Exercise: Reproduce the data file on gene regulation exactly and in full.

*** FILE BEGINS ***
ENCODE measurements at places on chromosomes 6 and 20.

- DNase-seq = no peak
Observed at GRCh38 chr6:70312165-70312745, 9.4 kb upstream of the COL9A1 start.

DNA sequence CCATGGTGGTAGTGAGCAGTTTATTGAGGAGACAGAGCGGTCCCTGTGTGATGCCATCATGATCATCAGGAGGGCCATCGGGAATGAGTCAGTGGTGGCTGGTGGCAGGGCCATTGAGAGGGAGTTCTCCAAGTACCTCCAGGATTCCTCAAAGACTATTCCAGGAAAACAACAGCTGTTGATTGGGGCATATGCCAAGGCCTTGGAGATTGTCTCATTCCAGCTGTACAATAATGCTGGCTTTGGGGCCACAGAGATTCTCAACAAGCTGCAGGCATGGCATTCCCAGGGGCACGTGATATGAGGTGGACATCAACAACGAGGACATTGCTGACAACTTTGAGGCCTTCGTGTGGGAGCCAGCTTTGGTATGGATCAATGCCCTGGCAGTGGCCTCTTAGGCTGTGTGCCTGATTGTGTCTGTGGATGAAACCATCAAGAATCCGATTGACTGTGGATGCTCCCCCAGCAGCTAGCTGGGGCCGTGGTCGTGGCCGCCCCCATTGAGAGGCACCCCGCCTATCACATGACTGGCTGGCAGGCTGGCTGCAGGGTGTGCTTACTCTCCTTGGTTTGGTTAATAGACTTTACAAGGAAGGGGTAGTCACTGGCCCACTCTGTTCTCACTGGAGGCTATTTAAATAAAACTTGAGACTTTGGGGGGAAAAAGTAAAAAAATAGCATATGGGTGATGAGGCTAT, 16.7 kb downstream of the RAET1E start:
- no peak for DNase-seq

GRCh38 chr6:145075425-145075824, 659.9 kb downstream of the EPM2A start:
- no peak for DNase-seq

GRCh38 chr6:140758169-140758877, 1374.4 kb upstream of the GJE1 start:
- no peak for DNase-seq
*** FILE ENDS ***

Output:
ENCODE measurements at places on chromosomes 6 and 20.

- DNase-seq = no peak
Observed at GRCh38 chr6:70312165-70312745, 9.4 kb upstream of the COL9A1 start.

DNA sequence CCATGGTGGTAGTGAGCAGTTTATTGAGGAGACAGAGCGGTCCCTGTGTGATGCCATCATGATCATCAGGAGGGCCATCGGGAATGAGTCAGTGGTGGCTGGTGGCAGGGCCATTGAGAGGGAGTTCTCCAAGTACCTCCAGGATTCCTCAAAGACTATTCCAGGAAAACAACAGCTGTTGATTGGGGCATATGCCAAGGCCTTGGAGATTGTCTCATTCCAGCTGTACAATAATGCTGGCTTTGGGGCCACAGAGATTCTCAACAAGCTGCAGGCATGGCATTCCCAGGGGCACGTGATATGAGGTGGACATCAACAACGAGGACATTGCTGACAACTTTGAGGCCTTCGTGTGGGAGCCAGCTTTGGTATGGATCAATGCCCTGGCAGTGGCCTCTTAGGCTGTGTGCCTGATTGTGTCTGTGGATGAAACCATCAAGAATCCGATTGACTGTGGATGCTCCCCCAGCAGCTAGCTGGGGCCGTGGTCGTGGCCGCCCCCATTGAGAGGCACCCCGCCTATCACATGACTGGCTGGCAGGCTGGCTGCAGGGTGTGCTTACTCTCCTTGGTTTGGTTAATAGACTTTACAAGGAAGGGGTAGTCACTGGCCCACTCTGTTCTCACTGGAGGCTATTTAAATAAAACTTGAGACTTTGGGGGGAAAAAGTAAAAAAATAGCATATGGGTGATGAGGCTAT, 16.7 kb downstream of the RAET1E start:
- no peak for DNase-seq

GRCh38 chr6:145075425-145075824, 659.9 kb downstream of the EPM2A start:
- no peak for DNase-seq

GRCh38 chr6:140758169-140758877, 1374.4 kb upstream of the GJE1 start:
- no peak for DNase-seq